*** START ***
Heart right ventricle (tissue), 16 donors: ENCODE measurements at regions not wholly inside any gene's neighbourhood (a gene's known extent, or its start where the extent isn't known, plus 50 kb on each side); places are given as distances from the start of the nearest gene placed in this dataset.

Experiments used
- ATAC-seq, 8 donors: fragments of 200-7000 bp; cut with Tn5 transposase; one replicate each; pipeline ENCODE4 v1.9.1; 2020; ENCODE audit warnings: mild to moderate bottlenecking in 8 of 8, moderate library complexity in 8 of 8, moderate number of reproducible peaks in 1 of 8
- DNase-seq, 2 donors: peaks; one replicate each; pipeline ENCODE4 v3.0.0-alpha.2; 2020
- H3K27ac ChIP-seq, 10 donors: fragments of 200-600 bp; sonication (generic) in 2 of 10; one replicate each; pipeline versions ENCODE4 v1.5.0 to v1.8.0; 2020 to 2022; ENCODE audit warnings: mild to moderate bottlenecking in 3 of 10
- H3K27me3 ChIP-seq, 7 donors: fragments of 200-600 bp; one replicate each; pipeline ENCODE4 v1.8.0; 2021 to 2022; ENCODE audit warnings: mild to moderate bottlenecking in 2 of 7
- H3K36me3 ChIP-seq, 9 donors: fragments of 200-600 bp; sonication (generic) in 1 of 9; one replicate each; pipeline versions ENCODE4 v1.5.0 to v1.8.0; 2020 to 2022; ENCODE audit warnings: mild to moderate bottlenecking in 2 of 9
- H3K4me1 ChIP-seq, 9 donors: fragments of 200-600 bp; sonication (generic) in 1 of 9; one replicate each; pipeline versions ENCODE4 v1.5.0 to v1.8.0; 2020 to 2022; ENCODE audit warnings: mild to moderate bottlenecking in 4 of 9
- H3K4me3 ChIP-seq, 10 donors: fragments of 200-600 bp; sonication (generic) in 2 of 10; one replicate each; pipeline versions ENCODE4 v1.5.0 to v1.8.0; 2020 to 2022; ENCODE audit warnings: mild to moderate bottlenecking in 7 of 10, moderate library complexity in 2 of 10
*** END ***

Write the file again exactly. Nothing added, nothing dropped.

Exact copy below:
Heart right ventricle (tissue), 16 donors: ENCODE measurements at regions not wholly inside any gene's neighbourhood (a gene's known extent, or its start where the extent isn't known, plus 50 kb on each side); places are given as distances from the start of the nearest gene placed in this dataset.

Experiments used
- ATAC-seq, 8 donors: fragments of 200-7000 bp; cut with Tn5 transposase; one replicate each; pipeline ENCODE4 v1.9.1; 2020; ENCODE audit warnings: mild to moderate bottlenecking in 8 of 8, moderate library complexity in 8 of 8, moderate number of reproducible peaks in 1 of 8
- DNase-seq, 2 donors: peaks; one replicate each; pipeline ENCODE4 v3.0.0-alpha.2; 2020
- H3K27ac ChIP-seq, 10 donors: fragments of 200-600 bp; sonication (generic) in 2 of 10; one replicate each; pipeline versions ENCODE4 v1.5.0 to v1.8.0; 2020 to 2022; ENCODE audit warnings: mild to moderate bottlenecking in 3 of 10
- H3K27me3 ChIP-seq, 7 donors: fragments of 200-600 bp; one replicate each; pipeline ENCODE4 v1.8.0; 2021 to 2022; ENCODE audit warnings: mild to moderate bottlenecking in 2 of 7
- H3K36me3 ChIP-seq, 9 donors: fragments of 200-600 bp; sonication (generic) in 1 of 9; one replicate each; pipeline versions ENCODE4 v1.5.0 to v1.8.0; 2020 to 2022; ENCODE audit warnings: mild to moderate bottlenecking in 2 of 9
- H3K4me1 ChIP-seq, 9 donors: fragments of 200-600 bp; sonication (generic) in 1 of 9; one replicate each; pipeline versions ENCODE4 v1.5.0 to v1.8.0; 2020 to 2022; ENCODE audit warnings: mild to moderate bottlenecking in 4 of 9
- H3K4me3 ChIP-seq, 10 donors: fragments of 200-600 bp; sonication (generic) in 2 of 10; one replicate each; pipeline versions ENCODE4 v1.5.0 to v1.8.0; 2020 to 2022; ENCODE audit warnings: mild to moderate bottlenecking in 7 of 10, moderate library complexity in 2 of 10